Supermarkets are on the front lines of the fight against the coronavirus pandemic and have been forced to find new ways to reach the millions of vulnerable people who can no longer visit the shops.
The Government has advised more than 1.5 million clinically vulnerable people to stay at home for 12 weeks to shield themselves.
Of those, there are thought to be around 400,000 people who don’t have a support network of family and friends to help them get shopping.
Online shopping sites have been flooded with shoppers all vying to win the few delivery slots on offer.
The largest supermarkets are set to be given access to the Government’s list of vulnerable people who don’t have any help to get their shopping, in a bid to prioritise their online delivery slots.
If you class as a vulnerable person and don’t have a support network, you can sign up on the government website here.
But what are all the supermarkets doing to prioritise the elderly and vulnerable?
Tesco will prioritise orders for those who are on the Government’s list of vulnerable people and has said it will be in touch with them by email once it has received the full list.
In the meantime, Britain's biggest supermarket has increased its capacity for home deliveries and "click and collect" to 780,000 slots this week, up from 660,000 two weeks ago to reach more people.
It announced plans to increase this by another 100,000 over the coming weeks. It has already recruited 35,000 new employees over the past ten days, including 2,500 drivers and more than 5,000 pickers.
To give more time to pick online orders, stores that do online grocery delivery will open their doors a little later than usual, from 8am.
Dave Lewis, chief executive at Tesco, said: “We’re doing everything we can to increase the number of slots available and to support vulnerable people. Through a series of measures including more drivers, pickers and vans, we’ll expand the number of slots available each week; but this still isn’t enough to meet the demand. For this reason it is vital that customers who can come into stores and shop for themselves do so – so we can free up as many slots as possible for vulnerable people.”
Sainsbury’s has also been working with the Government to prioritise the elderly and vulnerable and as of March 25, the supermarket had contacted 270,000 customers who had already given information that meant it could identify them as being within this group.
By that date, it had also booked slots for 115,000 elderly and vulnerable customers.
The customer care line is working at full capacity, a spokesperson said and the group has been able to give an additional 8,000 customers a day access to delivery slots over the phone.
They said: “We are doing our very best to offer delivery slots to as many people as possible and would urge everyone to keep trying.”
Asda has set up a dedicated team to work with the Government on the available data to support as many extremely vulnerable people as possible.
However, the group is not yet offering any priority deliveries as it has been unable to identify the vulnerable customers without the full Government list.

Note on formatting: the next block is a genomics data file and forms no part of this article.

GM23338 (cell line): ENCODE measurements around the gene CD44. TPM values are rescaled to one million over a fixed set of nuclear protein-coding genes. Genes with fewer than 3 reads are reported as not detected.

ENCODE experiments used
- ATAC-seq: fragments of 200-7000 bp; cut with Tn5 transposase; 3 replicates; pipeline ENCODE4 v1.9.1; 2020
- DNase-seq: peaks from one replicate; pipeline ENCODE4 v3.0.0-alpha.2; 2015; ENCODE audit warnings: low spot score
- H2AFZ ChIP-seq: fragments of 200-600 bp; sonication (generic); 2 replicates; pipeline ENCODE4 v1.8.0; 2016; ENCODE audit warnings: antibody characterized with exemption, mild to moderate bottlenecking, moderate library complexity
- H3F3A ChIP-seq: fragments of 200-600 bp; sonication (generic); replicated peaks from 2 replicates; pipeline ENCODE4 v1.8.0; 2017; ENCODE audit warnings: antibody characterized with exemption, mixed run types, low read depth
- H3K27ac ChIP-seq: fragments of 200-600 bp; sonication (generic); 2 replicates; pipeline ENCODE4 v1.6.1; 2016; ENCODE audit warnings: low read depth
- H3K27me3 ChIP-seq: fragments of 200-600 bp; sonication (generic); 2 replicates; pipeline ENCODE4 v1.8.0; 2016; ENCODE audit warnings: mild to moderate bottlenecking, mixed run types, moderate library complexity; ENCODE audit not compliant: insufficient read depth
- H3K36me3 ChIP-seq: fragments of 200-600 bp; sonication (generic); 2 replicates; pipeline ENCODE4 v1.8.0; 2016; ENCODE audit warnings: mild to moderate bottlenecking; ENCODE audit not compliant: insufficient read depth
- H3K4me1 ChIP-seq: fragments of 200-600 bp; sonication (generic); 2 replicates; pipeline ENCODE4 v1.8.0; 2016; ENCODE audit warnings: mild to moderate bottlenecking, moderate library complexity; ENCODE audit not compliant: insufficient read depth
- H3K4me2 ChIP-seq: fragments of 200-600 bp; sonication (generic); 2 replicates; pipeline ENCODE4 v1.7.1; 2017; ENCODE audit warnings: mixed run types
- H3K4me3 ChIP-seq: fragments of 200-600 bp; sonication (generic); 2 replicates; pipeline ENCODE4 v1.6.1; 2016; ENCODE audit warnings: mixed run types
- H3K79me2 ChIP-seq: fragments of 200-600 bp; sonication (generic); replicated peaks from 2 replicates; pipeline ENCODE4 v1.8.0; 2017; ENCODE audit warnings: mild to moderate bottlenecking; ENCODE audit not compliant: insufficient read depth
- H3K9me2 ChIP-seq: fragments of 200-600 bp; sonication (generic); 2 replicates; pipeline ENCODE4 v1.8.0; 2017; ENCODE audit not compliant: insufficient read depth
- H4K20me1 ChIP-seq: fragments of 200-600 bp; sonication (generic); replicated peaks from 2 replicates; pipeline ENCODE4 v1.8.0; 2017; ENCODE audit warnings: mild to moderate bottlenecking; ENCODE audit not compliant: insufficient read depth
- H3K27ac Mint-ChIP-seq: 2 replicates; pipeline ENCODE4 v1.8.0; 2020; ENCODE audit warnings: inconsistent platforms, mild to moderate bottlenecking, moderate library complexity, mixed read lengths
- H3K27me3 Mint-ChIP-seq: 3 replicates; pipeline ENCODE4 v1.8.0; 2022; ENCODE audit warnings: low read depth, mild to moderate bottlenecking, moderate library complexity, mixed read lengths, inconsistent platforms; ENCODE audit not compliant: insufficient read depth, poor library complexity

A spokesperson for Asda said: “We're doing all we can – and would continue to urge customers who are able to visit shops to think of how they can support others in their community and if they can shop for them – allowing us to maximise our online capacity for those who need it most.”
Morrisons has been making more delivery slots available for customers through its website but also through its store on Amazon Prime. Prime is a paid-for service that also give access to music, films and TV series.
For people who do not shop online, the supermarket is setting up a customer call centre for orders to be taken over the phone.
In order to simplify the process, the company has a new range of food parcels, including for vegetarians that can be delivered.
To sustain the growth in deliveries, Morrisons will be recruiting around 2,500 pickers and drivers.
Waitrose is already offering elderly and vulnerable customers priority access to delivery slots on its website, but has acknowledged there won’t be enough slots to reach everybody.
In order to hold slots for those who are vulnerable open, the group has closed the website to new bookings.
The company has contacted all registered customers over the age of 70 who have an online account and a Partnership card. It is also looking at how it can reach those on the Government’s vulnerable list.
A spokesperson at Waitrose said: “We know we won’t be able to reach everybody straight away – as we simply don't have the capacity to offer slots to all – however, we’re making every effort to reach as many of our customers as possible who need a home delivery.”
To allow the supermarket to cope with demand, it has asked for customers to wait for further information rather than getting in touch.
Ocado is requiring customers to log in or register before filling an online basket in order to identify the vulnerable and elderly.
This is done to form a priority access list and has meant that the firm has few slots for general release. Its support centres and drivers are identifying vulnerable customers and making changes to the way they operate to prioritise their needs.
Ocado is also part of the industry effort working with the Government to identify extremely vulnerable customers.
A spokesperson for Ocado said: “We are already delivering groceries to many elderly and vulnerable individuals, who have long represented a substantial proportion of our customer base. We expect to receive the government’s list soon and will cross reference it with our customer base.”